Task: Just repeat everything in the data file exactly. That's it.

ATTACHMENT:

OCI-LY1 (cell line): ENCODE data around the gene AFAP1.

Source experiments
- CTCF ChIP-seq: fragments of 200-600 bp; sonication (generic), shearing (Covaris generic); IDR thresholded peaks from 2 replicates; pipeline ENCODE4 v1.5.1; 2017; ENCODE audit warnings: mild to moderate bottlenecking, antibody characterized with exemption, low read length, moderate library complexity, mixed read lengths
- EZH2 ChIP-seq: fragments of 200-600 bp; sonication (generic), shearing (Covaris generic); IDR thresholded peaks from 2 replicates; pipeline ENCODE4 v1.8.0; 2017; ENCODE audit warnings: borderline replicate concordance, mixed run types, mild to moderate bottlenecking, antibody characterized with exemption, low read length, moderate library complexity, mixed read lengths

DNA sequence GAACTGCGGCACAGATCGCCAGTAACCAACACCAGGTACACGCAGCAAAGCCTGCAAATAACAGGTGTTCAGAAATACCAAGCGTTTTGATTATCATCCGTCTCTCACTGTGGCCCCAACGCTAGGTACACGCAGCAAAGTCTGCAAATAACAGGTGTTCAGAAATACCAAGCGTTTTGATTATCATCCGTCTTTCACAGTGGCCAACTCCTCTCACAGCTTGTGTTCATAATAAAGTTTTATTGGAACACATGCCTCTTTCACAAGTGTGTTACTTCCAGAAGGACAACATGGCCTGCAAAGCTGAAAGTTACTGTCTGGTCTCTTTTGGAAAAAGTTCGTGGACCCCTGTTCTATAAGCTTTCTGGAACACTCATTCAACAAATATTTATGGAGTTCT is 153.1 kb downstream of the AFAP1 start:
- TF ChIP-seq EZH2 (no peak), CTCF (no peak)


OCI-LY1 (cell line): ENCODE data around the gene AFAP1.

Source experiments
- CTCF ChIP-seq: fragments of 200-600 bp; sonication (generic), shearing (Covaris generic); IDR thresholded peaks from 2 replicates; pipeline ENCODE4 v1.5.1; 2017; ENCODE audit warnings: mild to moderate bottlenecking, antibody characterized with exemption, low read length, moderate library complexity, mixed read lengths
- EZH2 ChIP-seq: fragments of 200-600 bp; sonication (generic), shearing (Covaris generic); IDR thresholded peaks from 2 replicates; pipeline ENCODE4 v1.8.0; 2017; ENCODE audit warnings: borderline replicate concordance, mixed run types, mild to moderate bottlenecking, antibody characterized with exemption, low read length, moderate library complexity, mixed read lengths

DNA sequence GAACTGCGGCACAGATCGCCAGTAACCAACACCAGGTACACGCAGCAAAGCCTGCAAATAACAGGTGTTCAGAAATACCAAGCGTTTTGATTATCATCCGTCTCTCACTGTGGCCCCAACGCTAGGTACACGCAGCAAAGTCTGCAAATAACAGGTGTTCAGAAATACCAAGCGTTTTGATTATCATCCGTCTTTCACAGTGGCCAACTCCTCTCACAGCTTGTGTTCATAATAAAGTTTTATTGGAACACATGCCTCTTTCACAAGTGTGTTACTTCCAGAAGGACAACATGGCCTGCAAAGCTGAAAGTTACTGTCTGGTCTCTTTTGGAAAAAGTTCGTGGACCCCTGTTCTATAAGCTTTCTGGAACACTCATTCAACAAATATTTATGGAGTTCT is 153.1 kb downstream of the AFAP1 start:
- TF ChIP-seq EZH2 (no peak), CTCF (no peak)